How many times have I asked my sweet partner “Are you loving me right now? How do you know?” because I cannot feel it.
Can you look at this, dad, uncle, husband? Can you merely see, without turning away, what you have done? I bear witness, those things happened. Can you bear the load of your transgression without collapsing into worthlessness or aggression? Was your dignity lost when you violated mine?
Acknowledging that these men took what was not theirs to take, and gave not one fuck while doing it breaks my heart so completely that it is difficult to imagine repair is indeed possible.
Acknowledgment is expensive, because it means examining my role, my silence, my terror, my anxiety.
At least I’ve broken free of this terrible idea that somehow I could have been complicit. I was not complicit, in anything other than my own survival, fuck you very much.
The feeling of powerlessness is beyond unbearable. To acknowledge these perpetrators is to acknowledge that this is a true thing in the world: humans violate other humans and don’t give a damn. And there is no ‘justice system’ in the world that could ever undo the harm. Ever.
I am sick as I write these words. And I write them in honor of my ancestor, burned alive by her husband. I write them in honor of my mother. I write them in honor of my own sweet self, who has survived the ashy trauma-filled wasteland of these violations. I write these words in honor of my children, so they may be free of these abusive patterns. And I write these words in honor of the black heart of innocence, the rose that grows from the bombed-out rubble. My heart.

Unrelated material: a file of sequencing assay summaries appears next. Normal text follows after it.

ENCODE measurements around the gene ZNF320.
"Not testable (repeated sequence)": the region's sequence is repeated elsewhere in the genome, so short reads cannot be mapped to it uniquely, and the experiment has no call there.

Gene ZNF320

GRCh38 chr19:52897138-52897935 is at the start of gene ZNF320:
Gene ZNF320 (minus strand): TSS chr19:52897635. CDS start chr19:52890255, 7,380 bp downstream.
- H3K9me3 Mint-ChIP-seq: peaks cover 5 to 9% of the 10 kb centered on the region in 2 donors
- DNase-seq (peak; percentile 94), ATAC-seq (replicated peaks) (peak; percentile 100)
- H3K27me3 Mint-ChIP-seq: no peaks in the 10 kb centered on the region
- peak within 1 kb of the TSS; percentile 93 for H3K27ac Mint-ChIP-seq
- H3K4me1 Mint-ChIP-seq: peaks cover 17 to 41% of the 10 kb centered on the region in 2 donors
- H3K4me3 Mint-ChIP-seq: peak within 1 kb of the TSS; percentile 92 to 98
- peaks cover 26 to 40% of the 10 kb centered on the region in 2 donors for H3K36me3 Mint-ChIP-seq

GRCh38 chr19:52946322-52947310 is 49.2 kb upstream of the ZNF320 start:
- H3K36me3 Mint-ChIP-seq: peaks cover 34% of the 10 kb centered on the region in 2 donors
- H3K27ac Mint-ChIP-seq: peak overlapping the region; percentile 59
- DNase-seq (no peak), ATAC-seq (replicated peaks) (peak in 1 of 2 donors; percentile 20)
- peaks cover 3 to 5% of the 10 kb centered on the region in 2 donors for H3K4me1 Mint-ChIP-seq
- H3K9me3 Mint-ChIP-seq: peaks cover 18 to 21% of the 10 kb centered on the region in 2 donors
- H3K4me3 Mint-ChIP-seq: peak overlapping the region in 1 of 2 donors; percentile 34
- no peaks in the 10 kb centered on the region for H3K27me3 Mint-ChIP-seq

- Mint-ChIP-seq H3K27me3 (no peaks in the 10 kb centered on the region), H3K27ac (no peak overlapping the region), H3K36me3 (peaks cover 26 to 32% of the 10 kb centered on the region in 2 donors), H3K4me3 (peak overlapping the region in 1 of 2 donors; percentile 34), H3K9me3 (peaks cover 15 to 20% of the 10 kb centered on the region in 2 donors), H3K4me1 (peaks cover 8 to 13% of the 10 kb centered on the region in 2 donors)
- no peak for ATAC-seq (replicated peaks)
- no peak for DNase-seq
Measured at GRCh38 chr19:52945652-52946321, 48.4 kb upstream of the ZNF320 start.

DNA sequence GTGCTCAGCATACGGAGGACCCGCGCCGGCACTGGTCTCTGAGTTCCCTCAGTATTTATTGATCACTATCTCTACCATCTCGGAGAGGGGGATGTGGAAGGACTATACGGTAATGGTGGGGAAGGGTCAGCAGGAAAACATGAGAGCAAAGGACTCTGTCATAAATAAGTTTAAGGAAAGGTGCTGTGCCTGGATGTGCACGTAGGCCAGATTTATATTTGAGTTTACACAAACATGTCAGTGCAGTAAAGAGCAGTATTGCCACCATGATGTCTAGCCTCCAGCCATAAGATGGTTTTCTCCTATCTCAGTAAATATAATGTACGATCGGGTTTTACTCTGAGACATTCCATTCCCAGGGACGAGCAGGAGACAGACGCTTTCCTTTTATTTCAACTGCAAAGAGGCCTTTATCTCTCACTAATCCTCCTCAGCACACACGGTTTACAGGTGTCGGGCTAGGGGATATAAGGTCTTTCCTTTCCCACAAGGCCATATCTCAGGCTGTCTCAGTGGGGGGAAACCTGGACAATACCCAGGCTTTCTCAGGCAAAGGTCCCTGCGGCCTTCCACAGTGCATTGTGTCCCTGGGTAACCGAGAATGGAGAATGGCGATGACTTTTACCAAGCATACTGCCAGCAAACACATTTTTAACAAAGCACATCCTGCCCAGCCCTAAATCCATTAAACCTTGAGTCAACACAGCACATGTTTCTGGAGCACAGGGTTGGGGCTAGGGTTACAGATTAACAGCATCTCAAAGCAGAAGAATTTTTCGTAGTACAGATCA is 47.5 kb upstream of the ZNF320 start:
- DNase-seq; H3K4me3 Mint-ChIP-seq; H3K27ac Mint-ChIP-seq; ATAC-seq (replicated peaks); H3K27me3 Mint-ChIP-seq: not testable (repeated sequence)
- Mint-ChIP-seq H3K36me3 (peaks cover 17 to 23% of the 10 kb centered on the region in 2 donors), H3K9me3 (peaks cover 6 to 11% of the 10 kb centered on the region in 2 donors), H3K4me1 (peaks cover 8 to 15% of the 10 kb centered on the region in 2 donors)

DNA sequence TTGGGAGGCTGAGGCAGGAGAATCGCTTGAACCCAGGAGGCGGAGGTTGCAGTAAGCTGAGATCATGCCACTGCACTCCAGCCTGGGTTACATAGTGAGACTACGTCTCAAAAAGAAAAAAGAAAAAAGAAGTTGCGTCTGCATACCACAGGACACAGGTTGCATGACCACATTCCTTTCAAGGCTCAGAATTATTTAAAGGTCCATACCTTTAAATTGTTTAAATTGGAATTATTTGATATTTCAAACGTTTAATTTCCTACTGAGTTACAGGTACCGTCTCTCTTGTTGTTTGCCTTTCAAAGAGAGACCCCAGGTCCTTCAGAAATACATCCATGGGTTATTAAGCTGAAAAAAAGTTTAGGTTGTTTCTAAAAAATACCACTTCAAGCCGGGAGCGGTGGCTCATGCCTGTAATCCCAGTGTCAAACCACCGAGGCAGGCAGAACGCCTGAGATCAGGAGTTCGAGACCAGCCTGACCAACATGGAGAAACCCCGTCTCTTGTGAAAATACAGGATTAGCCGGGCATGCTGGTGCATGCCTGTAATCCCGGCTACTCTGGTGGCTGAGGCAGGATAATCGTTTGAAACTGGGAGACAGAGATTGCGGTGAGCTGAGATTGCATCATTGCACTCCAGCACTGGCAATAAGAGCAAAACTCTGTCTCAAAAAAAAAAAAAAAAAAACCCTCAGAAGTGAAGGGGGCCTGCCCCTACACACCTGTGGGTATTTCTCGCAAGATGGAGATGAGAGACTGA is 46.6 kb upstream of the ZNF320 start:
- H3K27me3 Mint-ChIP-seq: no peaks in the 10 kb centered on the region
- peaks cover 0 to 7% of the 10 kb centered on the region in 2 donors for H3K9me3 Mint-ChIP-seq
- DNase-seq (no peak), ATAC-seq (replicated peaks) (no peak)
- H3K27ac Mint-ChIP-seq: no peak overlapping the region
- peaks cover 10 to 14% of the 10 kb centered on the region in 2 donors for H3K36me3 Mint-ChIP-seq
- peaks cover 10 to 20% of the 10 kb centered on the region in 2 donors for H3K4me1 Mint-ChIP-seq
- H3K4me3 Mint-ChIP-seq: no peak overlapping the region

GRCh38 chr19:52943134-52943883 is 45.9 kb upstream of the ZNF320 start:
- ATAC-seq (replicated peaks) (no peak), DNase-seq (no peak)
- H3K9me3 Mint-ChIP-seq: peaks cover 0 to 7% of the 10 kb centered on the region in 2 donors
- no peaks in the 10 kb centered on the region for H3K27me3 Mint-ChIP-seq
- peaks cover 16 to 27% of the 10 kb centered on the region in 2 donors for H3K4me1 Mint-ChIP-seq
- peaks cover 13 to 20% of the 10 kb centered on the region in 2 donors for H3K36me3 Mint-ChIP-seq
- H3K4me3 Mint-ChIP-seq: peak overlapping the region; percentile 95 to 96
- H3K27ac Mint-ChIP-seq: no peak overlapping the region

What is justice?
Justice is not some state that can be cosmically, karmically achieved. It’s not legal punishment for perpetrators. It’s not retribution. It’s not forgiveness, nor denial, nor being competent in spite of my past.
Writing this is me providing justice for me. In doing so, I claim rank among all victims of sexual violence who blessedly will never understand the impulse and follow through to perpetrate sexual harm intentionally upon another.
Justice is getting to be soft instead of brittle.
Justice is marrying my sweet partner with all of our cherished chosen family in witness, in a sacred grove in the California hills.
Justice is professional success.
Justice is creating financial well-being and security for myself.
Justice is a sexuality I inhabit exactly how I want.
Justice is choosing movement and dance.
Justice is vulnerably opening again and again to receive support from my deeplings.
Justice is choosing transparency about what happened to me.
Justice is my 13-year-old child understanding transgenerational trauma, and naming my role in healing it in our bloodlines.
Justice is knowing without a doubt I belong to my loving ancestors, and feeling that when I die, they will welcome me home.
None of these things alone is justice. But when I put them all together, and I hold the weight of the life I live against the violations that occurred, I see that there is some balance here.
Somehow I thought justice would be more assertive, louder, more definite or more precise.
I thought finding justice would be about the righting of wrongs. The undoing of harm. But it’s not, because it cannot be. What is, is.
Instead I find justice in the quieter moments of my life. The moments when I can accept the goodness I have.
Justice finally is how I place my attention on love, the feeling of it, the giving it, and the receiving it.
I get to feel worthy of love. I get to be here. I get to be well in all the ways.
This is my justice.